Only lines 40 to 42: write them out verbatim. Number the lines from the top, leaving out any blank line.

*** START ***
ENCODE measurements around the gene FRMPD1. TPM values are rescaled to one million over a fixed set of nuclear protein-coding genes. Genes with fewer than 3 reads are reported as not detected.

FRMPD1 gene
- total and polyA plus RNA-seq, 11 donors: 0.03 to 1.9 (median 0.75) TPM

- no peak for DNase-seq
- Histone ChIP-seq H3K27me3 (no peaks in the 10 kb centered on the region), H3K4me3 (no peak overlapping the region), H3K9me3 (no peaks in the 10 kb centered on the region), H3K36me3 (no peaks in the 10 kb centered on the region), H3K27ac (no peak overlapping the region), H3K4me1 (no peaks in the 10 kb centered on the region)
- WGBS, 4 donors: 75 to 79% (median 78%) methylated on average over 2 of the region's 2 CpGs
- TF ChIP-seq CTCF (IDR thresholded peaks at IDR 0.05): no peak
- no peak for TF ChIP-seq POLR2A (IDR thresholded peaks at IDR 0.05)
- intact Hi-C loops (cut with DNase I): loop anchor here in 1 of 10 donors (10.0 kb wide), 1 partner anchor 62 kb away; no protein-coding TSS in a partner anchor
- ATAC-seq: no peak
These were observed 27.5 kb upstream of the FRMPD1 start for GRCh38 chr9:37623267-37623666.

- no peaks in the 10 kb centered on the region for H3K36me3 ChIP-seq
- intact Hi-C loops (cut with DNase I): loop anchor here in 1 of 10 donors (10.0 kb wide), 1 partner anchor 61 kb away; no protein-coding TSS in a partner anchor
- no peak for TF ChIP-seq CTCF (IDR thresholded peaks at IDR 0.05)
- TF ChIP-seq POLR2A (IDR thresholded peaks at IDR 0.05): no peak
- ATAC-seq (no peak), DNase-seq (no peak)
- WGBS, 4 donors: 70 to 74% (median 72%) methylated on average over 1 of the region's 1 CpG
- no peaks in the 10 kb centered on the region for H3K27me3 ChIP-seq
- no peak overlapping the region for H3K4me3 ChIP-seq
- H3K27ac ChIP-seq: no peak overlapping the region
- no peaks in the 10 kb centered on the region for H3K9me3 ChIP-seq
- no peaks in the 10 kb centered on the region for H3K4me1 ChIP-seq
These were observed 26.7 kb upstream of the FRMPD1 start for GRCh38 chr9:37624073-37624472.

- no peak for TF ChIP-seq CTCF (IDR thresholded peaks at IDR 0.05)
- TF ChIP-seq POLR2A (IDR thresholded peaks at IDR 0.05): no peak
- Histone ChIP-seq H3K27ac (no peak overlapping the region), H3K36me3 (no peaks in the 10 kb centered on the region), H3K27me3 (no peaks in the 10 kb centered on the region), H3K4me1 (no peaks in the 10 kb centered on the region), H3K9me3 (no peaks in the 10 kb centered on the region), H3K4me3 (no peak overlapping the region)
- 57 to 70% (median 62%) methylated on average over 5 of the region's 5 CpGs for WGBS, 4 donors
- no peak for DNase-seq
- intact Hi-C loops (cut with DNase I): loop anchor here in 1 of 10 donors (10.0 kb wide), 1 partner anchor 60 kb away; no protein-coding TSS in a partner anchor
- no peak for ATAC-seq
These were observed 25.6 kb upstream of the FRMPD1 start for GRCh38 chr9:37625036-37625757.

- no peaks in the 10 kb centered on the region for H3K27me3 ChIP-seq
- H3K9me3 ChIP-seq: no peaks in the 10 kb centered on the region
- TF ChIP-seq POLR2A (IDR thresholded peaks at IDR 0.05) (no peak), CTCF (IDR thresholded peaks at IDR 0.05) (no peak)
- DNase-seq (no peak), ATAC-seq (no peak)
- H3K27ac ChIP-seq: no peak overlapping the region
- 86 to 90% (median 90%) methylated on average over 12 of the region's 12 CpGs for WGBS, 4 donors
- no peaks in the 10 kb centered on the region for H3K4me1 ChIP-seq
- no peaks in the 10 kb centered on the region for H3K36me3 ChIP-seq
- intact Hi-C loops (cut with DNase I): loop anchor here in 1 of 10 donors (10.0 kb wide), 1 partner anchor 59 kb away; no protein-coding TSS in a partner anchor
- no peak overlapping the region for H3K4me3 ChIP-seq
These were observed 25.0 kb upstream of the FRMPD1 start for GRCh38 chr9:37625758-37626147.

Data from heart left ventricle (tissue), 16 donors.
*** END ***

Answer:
- intact Hi-C loops (cut with DNase I): loop anchor here in 1 of 10 donors (10.0 kb wide), 1 partner anchor 59 kb away; no protein-coding TSS in a partner anchor
- no peak overlapping the region for H3K4me3 ChIP-seq
These were observed 25.0 kb upstream of the FRMPD1 start for GRCh38 chr9:37625758-37626147.